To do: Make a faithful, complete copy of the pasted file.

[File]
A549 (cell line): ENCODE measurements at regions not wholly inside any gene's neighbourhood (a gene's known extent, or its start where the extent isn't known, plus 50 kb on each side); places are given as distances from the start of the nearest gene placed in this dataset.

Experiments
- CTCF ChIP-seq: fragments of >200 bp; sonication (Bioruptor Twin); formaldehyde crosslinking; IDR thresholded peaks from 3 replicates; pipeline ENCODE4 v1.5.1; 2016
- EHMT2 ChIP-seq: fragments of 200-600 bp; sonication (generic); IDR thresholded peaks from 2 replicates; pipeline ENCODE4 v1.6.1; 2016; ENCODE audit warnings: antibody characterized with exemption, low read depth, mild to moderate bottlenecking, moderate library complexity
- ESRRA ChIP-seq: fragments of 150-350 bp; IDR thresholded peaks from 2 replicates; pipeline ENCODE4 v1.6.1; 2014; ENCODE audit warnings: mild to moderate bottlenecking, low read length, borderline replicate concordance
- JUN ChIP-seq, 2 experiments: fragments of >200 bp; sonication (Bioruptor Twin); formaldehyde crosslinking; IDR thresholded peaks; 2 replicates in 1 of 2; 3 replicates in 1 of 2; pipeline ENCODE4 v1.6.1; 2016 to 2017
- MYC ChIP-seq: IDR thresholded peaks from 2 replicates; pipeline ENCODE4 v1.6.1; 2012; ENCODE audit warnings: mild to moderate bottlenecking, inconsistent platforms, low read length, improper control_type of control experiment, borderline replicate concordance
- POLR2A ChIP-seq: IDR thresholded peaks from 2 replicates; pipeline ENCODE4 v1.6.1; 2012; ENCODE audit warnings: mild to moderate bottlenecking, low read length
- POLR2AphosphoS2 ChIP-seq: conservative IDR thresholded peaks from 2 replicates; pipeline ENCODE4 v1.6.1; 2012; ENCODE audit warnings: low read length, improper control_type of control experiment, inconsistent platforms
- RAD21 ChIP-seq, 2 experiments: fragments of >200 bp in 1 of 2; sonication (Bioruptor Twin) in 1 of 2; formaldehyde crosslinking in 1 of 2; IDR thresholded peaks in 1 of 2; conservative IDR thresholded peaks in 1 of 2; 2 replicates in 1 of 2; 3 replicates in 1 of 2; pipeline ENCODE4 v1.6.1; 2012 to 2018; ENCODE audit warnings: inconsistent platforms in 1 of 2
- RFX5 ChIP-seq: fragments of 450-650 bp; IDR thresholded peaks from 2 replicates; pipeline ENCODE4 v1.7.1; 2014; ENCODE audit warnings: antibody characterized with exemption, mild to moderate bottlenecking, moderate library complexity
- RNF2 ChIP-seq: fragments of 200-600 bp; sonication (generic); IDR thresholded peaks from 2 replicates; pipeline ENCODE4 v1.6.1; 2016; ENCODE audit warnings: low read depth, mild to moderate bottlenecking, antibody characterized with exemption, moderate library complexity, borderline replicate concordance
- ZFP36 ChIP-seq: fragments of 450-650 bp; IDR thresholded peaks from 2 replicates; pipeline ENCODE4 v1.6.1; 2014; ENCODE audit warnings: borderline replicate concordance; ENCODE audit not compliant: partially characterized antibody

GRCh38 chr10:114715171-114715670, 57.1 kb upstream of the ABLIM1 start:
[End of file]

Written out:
A549 (cell line): ENCODE measurements at regions not wholly inside any gene's neighbourhood (a gene's known extent, or its start where the extent isn't known, plus 50 kb on each side); places are given as distances from the start of the nearest gene placed in this dataset.

Experiments
- CTCF ChIP-seq: fragments of >200 bp; sonication (Bioruptor Twin); formaldehyde crosslinking; IDR thresholded peaks from 3 replicates; pipeline ENCODE4 v1.5.1; 2016
- EHMT2 ChIP-seq: fragments of 200-600 bp; sonication (generic); IDR thresholded peaks from 2 replicates; pipeline ENCODE4 v1.6.1; 2016; ENCODE audit warnings: antibody characterized with exemption, low read depth, mild to moderate bottlenecking, moderate library complexity
- ESRRA ChIP-seq: fragments of 150-350 bp; IDR thresholded peaks from 2 replicates; pipeline ENCODE4 v1.6.1; 2014; ENCODE audit warnings: mild to moderate bottlenecking, low read length, borderline replicate concordance
- JUN ChIP-seq, 2 experiments: fragments of >200 bp; sonication (Bioruptor Twin); formaldehyde crosslinking; IDR thresholded peaks; 2 replicates in 1 of 2; 3 replicates in 1 of 2; pipeline ENCODE4 v1.6.1; 2016 to 2017
- MYC ChIP-seq: IDR thresholded peaks from 2 replicates; pipeline ENCODE4 v1.6.1; 2012; ENCODE audit warnings: mild to moderate bottlenecking, inconsistent platforms, low read length, improper control_type of control experiment, borderline replicate concordance
- POLR2A ChIP-seq: IDR thresholded peaks from 2 replicates; pipeline ENCODE4 v1.6.1; 2012; ENCODE audit warnings: mild to moderate bottlenecking, low read length
- POLR2AphosphoS2 ChIP-seq: conservative IDR thresholded peaks from 2 replicates; pipeline ENCODE4 v1.6.1; 2012; ENCODE audit warnings: low read length, improper control_type of control experiment, inconsistent platforms
- RAD21 ChIP-seq, 2 experiments: fragments of >200 bp in 1 of 2; sonication (Bioruptor Twin) in 1 of 2; formaldehyde crosslinking in 1 of 2; IDR thresholded peaks in 1 of 2; conservative IDR thresholded peaks in 1 of 2; 2 replicates in 1 of 2; 3 replicates in 1 of 2; pipeline ENCODE4 v1.6.1; 2012 to 2018; ENCODE audit warnings: inconsistent platforms in 1 of 2
- RFX5 ChIP-seq: fragments of 450-650 bp; IDR thresholded peaks from 2 replicates; pipeline ENCODE4 v1.7.1; 2014; ENCODE audit warnings: antibody characterized with exemption, mild to moderate bottlenecking, moderate library complexity
- RNF2 ChIP-seq: fragments of 200-600 bp; sonication (generic); IDR thresholded peaks from 2 replicates; pipeline ENCODE4 v1.6.1; 2016; ENCODE audit warnings: low read depth, mild to moderate bottlenecking, antibody characterized with exemption, moderate library complexity, borderline replicate concordance
- ZFP36 ChIP-seq: fragments of 450-650 bp; IDR thresholded peaks from 2 replicates; pipeline ENCODE4 v1.6.1; 2014; ENCODE audit warnings: borderline replicate concordance; ENCODE audit not compliant: partially characterized antibody

GRCh38 chr10:114715171-114715670, 57.1 kb upstream of the ABLIM1 start: